Boost Rectifier

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  • Topic: Alternating current, Control theory, Switched-mode power supply
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International Conference On Industrial Engineering and Manufacturing ICIEM’10, May, 9-10, 2010, Batna, Algeria

Laboratoire d’Automatique de Sétif (LAS), Université de Sétif, Faculté des Sciences de L’ingénieur, Département d’électrotechnique, Route de Bejaia, Sétif, Algérie,

Abstract--This paper presents the analysis, a modeling approach to obtain a small-signal model, design and the digital implementation of a linear control technique for single-phase boost power factor correctors (PFC). Such converters present nonlinear characteristics and an approximation of them are used to drive the models. The most important result obtained is that the small-signal output is not equal to the load impedance. The proposed circuit significantly improves the dynamic response of the converter to load steps without the need of a high crossover frequency of the voltage loop by adding low-pass filter, so that a low distortion of the input current is easily achieved. This controller has been verified via simulation in Simulink using a continuous time plant model and a discrete time controller. Index Terms—power, factor, correction, boost, rectifier.

I. INTRODUCTION. Single-phase power factor correction (PFC) circuits provide rectification of the line voltage to a regulated dc voltage while shaping the input current to be a sinusoid and in phase with the line voltage [1]. Often, the PFC acts as a preregulator to a dc–dc converter that may be used to provide additional regulation and ohmic isolation [2], [3]. Due to adoption of IEC 1000-3-2 [4] as the EN61000-3-2 norm in Europe and the formulation of the IEEE 519 [5] in the USA, these circuits are increasingly being used in the front-end of electronic equipment. Among the several possible topologies [2], the boost PFC shown in Fig. 1 is most commonly used. The control objectives are to track the inductor current to a rectified Sinusoid (so that the line current is sinusoidal and in phase with the line voltage) and to regulate the average output voltage to a desired magnitude and to has a fast response to the load variation [6], [7]. Commonly, a linear controller is designed utilizing a small-signal model that is obtained by linearization about an operating point [6]. The system provides acceptable performance. However, the controller has an inherent drawback of third harmonic in the input current. This happens because the reference current signal is the product of an output voltage error amplifier (that contains a second-harmonic component) and the input voltage wave shape. Thus, the voltage loop gain at 100 Hz effectively determines the level of third harmonic to be expected in the input voltage [8]. Several commercial ICs incorporate the required analog components to implement the linear control scheme. Recently, there has been a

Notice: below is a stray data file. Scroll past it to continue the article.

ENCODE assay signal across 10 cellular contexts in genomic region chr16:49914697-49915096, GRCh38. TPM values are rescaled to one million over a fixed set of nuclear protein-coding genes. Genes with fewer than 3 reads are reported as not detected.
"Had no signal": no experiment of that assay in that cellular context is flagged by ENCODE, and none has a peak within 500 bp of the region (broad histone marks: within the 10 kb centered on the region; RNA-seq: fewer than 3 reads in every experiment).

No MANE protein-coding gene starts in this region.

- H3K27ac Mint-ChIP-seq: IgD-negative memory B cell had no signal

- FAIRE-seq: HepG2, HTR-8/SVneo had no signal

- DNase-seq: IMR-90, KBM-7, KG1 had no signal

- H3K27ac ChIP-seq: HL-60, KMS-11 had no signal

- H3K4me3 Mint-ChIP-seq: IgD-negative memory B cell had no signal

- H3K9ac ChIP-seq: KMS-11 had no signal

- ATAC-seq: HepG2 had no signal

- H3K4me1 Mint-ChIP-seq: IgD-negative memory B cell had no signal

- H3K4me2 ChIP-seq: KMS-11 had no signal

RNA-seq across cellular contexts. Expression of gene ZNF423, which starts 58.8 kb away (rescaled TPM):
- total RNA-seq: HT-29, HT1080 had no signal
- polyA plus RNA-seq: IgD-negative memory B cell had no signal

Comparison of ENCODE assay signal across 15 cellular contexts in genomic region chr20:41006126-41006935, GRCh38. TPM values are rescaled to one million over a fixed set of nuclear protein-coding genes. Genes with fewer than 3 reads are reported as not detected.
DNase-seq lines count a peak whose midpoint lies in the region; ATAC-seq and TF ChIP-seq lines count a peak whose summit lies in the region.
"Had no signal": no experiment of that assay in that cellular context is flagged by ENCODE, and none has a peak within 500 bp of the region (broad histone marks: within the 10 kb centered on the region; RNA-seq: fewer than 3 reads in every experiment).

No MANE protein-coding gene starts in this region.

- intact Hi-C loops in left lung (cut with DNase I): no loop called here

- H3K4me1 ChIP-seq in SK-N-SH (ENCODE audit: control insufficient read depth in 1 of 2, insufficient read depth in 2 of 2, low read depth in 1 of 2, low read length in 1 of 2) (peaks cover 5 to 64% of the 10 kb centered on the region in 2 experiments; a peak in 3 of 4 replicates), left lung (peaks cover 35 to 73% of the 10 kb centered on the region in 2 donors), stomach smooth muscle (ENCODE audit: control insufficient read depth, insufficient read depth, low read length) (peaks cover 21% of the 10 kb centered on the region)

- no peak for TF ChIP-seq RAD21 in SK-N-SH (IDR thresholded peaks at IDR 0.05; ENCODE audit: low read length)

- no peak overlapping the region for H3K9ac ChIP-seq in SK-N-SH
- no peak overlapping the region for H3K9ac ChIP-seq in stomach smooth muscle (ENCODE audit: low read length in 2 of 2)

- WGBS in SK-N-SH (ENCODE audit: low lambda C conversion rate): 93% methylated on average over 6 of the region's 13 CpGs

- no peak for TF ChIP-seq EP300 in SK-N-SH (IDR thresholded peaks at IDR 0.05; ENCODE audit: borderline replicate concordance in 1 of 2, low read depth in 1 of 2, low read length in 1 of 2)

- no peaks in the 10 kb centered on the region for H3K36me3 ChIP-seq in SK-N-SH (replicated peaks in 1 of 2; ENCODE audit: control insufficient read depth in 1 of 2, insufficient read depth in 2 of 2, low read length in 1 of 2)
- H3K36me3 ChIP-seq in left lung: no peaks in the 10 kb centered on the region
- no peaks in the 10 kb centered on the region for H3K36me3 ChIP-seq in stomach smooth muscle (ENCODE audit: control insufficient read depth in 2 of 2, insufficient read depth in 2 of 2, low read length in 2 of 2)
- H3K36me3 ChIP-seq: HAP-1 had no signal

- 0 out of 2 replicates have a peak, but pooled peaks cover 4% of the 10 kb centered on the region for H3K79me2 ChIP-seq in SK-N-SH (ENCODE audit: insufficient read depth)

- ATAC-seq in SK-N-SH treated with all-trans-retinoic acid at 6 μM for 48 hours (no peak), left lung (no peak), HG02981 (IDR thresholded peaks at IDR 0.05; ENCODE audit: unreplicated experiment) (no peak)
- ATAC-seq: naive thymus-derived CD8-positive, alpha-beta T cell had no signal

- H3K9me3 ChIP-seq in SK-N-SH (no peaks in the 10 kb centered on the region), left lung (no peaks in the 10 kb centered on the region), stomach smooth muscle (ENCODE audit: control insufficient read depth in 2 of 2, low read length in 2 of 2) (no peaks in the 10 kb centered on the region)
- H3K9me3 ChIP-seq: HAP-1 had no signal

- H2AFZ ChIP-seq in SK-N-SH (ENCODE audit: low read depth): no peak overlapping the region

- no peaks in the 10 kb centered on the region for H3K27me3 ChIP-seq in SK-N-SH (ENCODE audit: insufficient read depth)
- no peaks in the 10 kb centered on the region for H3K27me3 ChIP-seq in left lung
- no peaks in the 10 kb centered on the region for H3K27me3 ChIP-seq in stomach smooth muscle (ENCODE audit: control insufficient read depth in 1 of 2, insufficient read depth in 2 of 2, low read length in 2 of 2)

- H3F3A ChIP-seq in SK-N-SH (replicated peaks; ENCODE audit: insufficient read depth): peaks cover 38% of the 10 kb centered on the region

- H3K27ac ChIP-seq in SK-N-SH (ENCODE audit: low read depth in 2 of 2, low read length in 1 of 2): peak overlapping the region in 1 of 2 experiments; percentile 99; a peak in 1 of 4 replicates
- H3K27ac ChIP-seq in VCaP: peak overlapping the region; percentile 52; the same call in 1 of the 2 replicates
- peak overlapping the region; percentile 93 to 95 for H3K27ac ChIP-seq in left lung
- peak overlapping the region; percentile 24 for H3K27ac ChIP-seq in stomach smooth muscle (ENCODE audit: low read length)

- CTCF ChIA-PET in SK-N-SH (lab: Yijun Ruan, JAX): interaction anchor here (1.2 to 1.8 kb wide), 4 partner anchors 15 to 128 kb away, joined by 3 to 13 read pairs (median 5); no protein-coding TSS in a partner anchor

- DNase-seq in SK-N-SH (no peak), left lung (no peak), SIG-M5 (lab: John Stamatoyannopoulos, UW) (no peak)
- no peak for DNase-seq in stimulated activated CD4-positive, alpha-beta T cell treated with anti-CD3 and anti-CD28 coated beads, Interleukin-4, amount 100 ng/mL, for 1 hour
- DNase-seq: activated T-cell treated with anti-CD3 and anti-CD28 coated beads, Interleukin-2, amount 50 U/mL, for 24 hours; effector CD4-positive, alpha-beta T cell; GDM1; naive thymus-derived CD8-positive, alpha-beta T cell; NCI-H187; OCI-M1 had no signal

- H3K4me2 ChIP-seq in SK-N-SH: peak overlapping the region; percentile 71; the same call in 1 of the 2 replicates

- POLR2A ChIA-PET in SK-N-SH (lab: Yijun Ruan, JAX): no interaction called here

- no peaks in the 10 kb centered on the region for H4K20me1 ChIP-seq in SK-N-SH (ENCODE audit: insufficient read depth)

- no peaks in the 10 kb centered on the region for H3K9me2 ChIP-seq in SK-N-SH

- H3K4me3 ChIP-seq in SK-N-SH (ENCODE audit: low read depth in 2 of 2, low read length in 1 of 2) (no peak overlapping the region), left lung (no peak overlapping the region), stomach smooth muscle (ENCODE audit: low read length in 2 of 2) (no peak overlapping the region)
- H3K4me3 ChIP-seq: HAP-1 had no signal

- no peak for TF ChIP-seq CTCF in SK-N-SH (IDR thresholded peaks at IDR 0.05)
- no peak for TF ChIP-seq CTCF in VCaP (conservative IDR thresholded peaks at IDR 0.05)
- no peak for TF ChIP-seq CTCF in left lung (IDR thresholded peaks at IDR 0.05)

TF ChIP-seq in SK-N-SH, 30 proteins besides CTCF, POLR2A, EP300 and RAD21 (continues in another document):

significant interest in an all-digital implementation, available for the PFC application, digital implementation of the linear control design using commercial microcontrollers and DSPs has been carried out. Since the computation time of commercial low-cost microcontroller is significantly high, a discrete version of the conventional analog design cannot be directly implemented without significant modification to the design of the voltage control loop. To improve the dynamic response of the converter to load steps, the 100 Hz notch filter is inserted to the voltage control loop. The notch filter reduces the amount of second harmonic (to cancel the output voltage ripple) that is reaching the multiplier. Thus, the voltage loop bandwidth can be increased, which leads to a faster transient response, without the penalty of increased third harmonic in steady state. For faster dynamic response, current mode control is adopted instead of voltage mode control. Both peak current mode and average current mode controls are widely used [9]. The main deference between the two methods is that, in...
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